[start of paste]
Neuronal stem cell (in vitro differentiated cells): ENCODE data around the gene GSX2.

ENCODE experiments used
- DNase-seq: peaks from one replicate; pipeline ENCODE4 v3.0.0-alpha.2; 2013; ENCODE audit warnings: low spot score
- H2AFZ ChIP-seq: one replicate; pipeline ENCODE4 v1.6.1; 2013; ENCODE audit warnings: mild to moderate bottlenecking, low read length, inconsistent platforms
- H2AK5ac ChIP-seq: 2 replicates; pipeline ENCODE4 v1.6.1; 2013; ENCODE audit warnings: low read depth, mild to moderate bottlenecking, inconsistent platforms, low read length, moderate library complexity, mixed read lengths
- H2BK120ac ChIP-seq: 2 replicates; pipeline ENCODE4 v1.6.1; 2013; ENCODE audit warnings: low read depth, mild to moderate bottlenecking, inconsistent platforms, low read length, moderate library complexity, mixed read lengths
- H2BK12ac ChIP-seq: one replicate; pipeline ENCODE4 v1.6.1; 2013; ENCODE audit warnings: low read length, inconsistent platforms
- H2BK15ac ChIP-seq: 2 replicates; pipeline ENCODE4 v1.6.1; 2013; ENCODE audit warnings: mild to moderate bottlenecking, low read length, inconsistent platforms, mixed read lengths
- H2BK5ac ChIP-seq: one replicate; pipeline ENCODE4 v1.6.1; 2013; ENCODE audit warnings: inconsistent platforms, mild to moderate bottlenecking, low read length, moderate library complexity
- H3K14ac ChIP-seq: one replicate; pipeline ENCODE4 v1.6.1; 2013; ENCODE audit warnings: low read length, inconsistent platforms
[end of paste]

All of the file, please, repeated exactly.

Neuronal stem cell (in vitro differentiated cells): ENCODE data around the gene GSX2.

ENCODE experiments used
- DNase-seq: peaks from one replicate; pipeline ENCODE4 v3.0.0-alpha.2; 2013; ENCODE audit warnings: low spot score
- H2AFZ ChIP-seq: one replicate; pipeline ENCODE4 v1.6.1; 2013; ENCODE audit warnings: mild to moderate bottlenecking, low read length, inconsistent platforms
- H2AK5ac ChIP-seq: 2 replicates; pipeline ENCODE4 v1.6.1; 2013; ENCODE audit warnings: low read depth, mild to moderate bottlenecking, inconsistent platforms, low read length, moderate library complexity, mixed read lengths
- H2BK120ac ChIP-seq: 2 replicates; pipeline ENCODE4 v1.6.1; 2013; ENCODE audit warnings: low read depth, mild to moderate bottlenecking, inconsistent platforms, low read length, moderate library complexity, mixed read lengths
- H2BK12ac ChIP-seq: one replicate; pipeline ENCODE4 v1.6.1; 2013; ENCODE audit warnings: low read length, inconsistent platforms
- H2BK15ac ChIP-seq: 2 replicates; pipeline ENCODE4 v1.6.1; 2013; ENCODE audit warnings: mild to moderate bottlenecking, low read length, inconsistent platforms, mixed read lengths
- H2BK5ac ChIP-seq: one replicate; pipeline ENCODE4 v1.6.1; 2013; ENCODE audit warnings: inconsistent platforms, mild to moderate bottlenecking, low read length, moderate library complexity
- H3K14ac ChIP-seq: one replicate; pipeline ENCODE4 v1.6.1; 2013; ENCODE audit warnings: low read length, inconsistent platforms